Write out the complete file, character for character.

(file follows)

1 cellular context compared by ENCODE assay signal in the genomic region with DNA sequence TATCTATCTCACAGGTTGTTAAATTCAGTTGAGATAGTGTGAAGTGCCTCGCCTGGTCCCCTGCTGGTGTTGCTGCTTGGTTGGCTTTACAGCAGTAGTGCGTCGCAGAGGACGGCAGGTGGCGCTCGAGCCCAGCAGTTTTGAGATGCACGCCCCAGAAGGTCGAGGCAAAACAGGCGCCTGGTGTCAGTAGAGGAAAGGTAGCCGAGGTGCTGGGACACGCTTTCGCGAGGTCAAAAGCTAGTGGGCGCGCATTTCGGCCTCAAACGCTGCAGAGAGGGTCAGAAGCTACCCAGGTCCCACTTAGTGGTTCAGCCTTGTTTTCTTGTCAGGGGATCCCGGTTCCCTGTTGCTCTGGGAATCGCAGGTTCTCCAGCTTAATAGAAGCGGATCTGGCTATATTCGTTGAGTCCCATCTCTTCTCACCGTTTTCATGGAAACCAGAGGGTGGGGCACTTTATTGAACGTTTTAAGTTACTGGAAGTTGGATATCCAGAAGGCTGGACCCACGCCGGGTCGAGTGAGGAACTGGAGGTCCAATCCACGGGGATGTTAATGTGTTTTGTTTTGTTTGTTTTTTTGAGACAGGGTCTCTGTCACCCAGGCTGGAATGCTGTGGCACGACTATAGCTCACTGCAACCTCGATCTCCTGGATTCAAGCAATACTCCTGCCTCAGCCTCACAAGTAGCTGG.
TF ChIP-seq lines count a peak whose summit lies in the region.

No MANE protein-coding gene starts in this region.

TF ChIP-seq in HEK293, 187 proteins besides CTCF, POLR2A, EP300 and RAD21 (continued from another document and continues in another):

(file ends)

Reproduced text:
1 cellular context compared by ENCODE assay signal in the genomic region with DNA sequence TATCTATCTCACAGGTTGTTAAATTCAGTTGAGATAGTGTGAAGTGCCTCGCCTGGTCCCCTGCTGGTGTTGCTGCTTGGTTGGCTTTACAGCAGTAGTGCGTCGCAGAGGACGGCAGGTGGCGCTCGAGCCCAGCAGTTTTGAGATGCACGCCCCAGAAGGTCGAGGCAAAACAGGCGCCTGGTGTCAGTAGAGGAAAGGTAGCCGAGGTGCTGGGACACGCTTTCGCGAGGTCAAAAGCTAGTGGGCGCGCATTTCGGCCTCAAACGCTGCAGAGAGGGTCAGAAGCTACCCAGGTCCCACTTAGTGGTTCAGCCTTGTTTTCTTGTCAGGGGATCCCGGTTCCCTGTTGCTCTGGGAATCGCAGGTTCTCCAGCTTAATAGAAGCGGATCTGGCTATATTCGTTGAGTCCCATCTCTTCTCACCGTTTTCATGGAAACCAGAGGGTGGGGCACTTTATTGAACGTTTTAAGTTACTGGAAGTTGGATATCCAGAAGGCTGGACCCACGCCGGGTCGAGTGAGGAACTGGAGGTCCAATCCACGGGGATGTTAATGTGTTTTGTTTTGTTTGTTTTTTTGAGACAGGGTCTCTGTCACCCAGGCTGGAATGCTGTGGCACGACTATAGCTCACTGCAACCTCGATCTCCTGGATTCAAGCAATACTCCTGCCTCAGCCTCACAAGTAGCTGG.
TF ChIP-seq lines count a peak whose summit lies in the region.

No MANE protein-coding gene starts in this region.

TF ChIP-seq in HEK293, 187 proteins besides CTCF, POLR2A, EP300 and RAD21 (continued from another document and continues in another):